VIRGINIA BEACH, Va. - In court Wednesday, a judge denied a motion to suppress a confession made by a man suspected of murdering the mother of his young twins in 2018.
Lamont Johnson's confession to police, in which he told them how he allegedly killed Bellamy Gamboa, was originally played in court in 2019. Gamboa, a mother of four, was last seen on July 1, 2018, and her body has not been found despite extensive searches.
"I really, really miss her. I wish she was here with us," said Bellamy's father, Emmanuel Gamboa, after Wednesday's court proceeding.
On the tape from 2018, Johnson said he threw Gamboa down the stairs of their Virginia Beach home while they were arguing. Johnson told police he "snapped" and began choking Gamboa in front of their young twins. He also told police that he did not stop until Gamboa was foaming at the mouth and not responding.
In a second recording, Johnson reenacted how he put Gamboa's body into a Chesapeake dumpster hours after he killed her.
In July, the defense filed a motion to suppress the evidence, meaning they were asking the court to throw out Johnson's incriminating statements.
They said he was "coerced by police" and interrogated for some 19 hours even after he said, "I don't have anything else to say, man. If y'all wanna take me to jail... I don't have anything else to say, man."
The motion states in part, "Not only is he deprived of basic human necessities, like sleep and nourishment, but the psychological trickery employed by the detectives, such as the mentioning of family and the use of junk science compound his already compromised state."
The prosecution, on the other hand, said seven discs of evidence prove the police were within the law and said Johnson was the one who continued the conversation. They created a timeline that detailed the time Johnson was fed and took bathroom and smoke breaks.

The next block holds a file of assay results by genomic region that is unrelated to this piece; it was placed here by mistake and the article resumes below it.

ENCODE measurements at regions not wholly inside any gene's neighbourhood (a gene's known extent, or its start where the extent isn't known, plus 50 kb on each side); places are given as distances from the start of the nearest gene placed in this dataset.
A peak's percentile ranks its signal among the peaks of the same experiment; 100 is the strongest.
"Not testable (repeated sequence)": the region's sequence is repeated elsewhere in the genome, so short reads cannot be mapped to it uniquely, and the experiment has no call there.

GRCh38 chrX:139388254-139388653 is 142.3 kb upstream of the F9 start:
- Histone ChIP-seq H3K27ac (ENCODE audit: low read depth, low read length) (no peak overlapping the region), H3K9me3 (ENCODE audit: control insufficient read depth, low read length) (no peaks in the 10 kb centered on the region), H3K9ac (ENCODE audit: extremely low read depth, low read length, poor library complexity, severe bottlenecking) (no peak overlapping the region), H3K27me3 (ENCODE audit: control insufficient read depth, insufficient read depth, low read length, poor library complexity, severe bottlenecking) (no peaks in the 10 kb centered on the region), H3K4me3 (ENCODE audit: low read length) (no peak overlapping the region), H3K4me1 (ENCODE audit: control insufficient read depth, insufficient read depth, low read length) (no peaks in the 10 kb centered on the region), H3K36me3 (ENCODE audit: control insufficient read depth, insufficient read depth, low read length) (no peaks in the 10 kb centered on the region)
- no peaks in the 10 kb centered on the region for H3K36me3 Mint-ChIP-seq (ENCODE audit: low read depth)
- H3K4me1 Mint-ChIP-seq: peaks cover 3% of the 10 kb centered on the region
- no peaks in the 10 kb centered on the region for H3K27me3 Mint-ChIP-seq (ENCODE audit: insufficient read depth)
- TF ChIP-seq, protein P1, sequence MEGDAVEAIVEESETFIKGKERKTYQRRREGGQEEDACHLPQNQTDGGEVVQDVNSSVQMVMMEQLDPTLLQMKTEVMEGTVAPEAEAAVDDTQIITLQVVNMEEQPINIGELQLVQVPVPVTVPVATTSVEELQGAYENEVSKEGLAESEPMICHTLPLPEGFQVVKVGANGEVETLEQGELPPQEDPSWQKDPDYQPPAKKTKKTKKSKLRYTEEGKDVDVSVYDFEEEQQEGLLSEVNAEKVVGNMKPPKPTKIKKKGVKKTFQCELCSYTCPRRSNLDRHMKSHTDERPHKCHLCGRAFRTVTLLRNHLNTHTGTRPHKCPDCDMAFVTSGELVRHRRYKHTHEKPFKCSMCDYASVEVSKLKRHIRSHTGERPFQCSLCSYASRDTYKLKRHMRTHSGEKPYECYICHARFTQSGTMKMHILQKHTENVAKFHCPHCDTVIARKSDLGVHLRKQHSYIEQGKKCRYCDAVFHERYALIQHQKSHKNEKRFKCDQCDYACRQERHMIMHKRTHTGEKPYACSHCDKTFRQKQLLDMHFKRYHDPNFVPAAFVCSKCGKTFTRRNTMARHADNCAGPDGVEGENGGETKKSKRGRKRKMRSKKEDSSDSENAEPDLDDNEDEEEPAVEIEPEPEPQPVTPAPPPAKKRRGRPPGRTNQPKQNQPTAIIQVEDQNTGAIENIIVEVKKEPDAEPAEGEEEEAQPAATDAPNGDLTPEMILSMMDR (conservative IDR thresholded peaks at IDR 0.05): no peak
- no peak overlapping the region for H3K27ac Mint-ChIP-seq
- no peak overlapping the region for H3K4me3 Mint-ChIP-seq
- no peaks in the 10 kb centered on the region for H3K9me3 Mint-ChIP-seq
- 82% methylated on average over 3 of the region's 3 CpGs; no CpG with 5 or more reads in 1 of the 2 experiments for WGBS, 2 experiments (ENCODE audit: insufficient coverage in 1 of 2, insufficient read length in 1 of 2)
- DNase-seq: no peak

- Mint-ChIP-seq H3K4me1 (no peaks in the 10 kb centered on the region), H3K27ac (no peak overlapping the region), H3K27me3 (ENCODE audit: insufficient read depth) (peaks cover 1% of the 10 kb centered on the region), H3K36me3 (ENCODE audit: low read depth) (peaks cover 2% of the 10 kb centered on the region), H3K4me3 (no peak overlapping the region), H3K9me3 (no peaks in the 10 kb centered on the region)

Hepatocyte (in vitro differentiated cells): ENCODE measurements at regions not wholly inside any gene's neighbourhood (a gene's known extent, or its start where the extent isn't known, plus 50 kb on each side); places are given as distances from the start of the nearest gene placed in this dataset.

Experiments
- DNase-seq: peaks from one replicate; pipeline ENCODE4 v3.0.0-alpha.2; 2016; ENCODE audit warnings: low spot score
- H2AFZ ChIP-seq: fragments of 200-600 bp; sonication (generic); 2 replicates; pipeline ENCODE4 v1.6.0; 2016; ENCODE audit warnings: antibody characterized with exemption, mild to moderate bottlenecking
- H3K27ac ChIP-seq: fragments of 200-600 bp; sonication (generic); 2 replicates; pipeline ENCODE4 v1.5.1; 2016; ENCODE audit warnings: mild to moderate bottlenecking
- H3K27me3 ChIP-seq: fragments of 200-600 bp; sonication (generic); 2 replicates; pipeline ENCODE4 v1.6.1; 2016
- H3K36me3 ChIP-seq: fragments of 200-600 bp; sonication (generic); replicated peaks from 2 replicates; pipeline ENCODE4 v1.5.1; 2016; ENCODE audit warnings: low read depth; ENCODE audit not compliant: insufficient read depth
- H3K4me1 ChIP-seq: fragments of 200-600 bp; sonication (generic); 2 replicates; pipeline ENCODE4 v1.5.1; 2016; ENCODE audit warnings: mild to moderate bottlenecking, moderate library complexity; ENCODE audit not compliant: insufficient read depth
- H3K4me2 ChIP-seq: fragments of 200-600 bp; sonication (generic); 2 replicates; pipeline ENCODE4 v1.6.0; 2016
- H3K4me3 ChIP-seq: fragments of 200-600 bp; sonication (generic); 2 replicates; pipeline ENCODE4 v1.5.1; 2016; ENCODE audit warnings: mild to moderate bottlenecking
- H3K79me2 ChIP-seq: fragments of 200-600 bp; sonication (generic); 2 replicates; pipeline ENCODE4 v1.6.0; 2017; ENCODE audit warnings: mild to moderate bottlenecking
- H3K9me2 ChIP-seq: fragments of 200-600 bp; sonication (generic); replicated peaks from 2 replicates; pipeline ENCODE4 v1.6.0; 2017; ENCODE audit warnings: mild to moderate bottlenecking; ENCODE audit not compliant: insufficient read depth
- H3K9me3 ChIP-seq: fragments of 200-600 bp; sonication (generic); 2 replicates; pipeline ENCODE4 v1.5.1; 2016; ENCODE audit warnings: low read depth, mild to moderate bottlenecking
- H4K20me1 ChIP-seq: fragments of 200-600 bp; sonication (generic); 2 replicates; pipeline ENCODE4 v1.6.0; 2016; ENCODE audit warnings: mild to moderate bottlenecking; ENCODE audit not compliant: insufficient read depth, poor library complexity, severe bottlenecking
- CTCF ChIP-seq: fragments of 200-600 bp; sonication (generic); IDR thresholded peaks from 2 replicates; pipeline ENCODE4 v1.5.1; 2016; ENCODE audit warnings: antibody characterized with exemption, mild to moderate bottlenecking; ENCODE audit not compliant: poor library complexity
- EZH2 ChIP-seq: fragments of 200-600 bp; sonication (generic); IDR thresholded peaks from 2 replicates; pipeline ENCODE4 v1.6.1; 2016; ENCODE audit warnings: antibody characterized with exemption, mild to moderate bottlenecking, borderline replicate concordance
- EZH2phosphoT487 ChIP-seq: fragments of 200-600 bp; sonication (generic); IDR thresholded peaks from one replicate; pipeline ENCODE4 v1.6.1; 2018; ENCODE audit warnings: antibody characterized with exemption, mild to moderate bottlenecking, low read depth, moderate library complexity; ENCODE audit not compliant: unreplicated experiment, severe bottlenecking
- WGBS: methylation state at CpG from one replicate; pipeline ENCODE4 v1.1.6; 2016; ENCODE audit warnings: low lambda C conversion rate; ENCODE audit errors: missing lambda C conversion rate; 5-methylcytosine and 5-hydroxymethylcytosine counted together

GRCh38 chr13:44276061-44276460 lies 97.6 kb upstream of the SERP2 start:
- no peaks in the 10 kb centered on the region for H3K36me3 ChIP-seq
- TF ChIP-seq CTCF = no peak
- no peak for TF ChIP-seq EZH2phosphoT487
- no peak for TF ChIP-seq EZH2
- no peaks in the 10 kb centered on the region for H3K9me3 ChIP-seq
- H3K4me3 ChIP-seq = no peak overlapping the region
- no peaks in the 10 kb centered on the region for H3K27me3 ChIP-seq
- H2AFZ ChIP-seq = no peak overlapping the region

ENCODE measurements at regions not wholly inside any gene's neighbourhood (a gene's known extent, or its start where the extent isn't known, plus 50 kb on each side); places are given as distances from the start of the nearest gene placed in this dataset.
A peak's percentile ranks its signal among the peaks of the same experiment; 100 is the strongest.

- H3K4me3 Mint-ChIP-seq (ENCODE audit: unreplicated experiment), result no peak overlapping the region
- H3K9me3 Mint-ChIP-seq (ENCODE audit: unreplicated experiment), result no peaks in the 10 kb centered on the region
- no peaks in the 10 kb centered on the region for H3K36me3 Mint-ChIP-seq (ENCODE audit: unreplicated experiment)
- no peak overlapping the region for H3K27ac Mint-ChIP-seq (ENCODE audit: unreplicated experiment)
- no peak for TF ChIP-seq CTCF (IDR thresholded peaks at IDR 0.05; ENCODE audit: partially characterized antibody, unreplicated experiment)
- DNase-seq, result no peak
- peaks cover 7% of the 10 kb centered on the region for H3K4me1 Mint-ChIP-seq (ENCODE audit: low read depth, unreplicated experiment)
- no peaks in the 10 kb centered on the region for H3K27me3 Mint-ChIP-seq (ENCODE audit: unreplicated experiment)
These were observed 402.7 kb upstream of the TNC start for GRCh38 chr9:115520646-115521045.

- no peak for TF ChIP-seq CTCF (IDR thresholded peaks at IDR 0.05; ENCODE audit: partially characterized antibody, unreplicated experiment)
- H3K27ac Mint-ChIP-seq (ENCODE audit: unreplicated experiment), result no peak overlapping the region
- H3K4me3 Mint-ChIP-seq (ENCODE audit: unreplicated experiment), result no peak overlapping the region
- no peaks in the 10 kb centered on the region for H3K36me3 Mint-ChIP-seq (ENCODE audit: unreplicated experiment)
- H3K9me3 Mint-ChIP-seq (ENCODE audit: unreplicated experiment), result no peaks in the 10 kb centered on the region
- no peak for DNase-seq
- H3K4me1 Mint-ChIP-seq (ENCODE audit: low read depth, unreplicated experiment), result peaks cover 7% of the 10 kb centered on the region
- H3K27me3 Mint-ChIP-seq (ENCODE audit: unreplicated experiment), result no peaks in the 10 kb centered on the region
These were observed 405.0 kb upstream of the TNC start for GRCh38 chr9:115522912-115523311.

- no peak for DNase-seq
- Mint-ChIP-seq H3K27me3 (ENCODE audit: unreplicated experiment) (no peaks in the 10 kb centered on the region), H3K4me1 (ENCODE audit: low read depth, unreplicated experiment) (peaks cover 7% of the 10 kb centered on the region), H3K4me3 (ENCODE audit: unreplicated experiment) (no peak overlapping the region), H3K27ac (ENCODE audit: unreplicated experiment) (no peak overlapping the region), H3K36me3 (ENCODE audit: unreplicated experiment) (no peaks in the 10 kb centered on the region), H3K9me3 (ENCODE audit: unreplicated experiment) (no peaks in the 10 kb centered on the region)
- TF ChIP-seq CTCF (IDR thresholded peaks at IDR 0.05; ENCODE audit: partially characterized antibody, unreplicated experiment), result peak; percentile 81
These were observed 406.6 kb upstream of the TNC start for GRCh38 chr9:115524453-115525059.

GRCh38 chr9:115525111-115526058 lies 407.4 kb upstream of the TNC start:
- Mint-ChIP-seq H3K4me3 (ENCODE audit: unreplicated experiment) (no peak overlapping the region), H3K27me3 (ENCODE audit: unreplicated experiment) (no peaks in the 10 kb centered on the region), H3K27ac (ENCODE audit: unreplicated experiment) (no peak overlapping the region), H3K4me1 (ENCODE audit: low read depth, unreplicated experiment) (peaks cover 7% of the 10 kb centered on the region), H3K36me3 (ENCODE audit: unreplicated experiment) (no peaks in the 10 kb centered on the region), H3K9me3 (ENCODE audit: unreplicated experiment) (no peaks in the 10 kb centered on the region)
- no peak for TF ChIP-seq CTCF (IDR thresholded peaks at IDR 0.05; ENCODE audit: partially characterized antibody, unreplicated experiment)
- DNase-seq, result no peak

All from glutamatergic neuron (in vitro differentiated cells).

Prosecutors cited evidence where Johnson said, "If I was trying to protect myself, I would have asked for a lawyer. I'm cooperating with you guys."
Furthermore, the Commonwealth's response to the motion to suppress evidence said the defendant did not make a clear and unambiguous invocation of his right to remain silent and that his will was not overcome, nor was his capacity for self-determination critically impaired.
The judge ultimately sided with the Commonwealth and denied the motion, meaning Johnson's confession will be allowed in court.
"I only want justice for Bellamy. That's all I’m here for, and I will do my very best to obtain that justice," Gamboa said. "I just want to get this over with. It's been a struggle, it's been a long three years for us. Not just for me, but for the whole family."
Bellamy's children will be five in October, and her father said they are doing very well. While he awaits Johnson's trial, he's also going through court proceedings to gain full custody of the twins.
He said the wants the public to know that his daughter was, "a good person; a good mother who loves her children very much. Her children meant the world to her."
Johnson's jury trial is scheduled for January 24, 2022.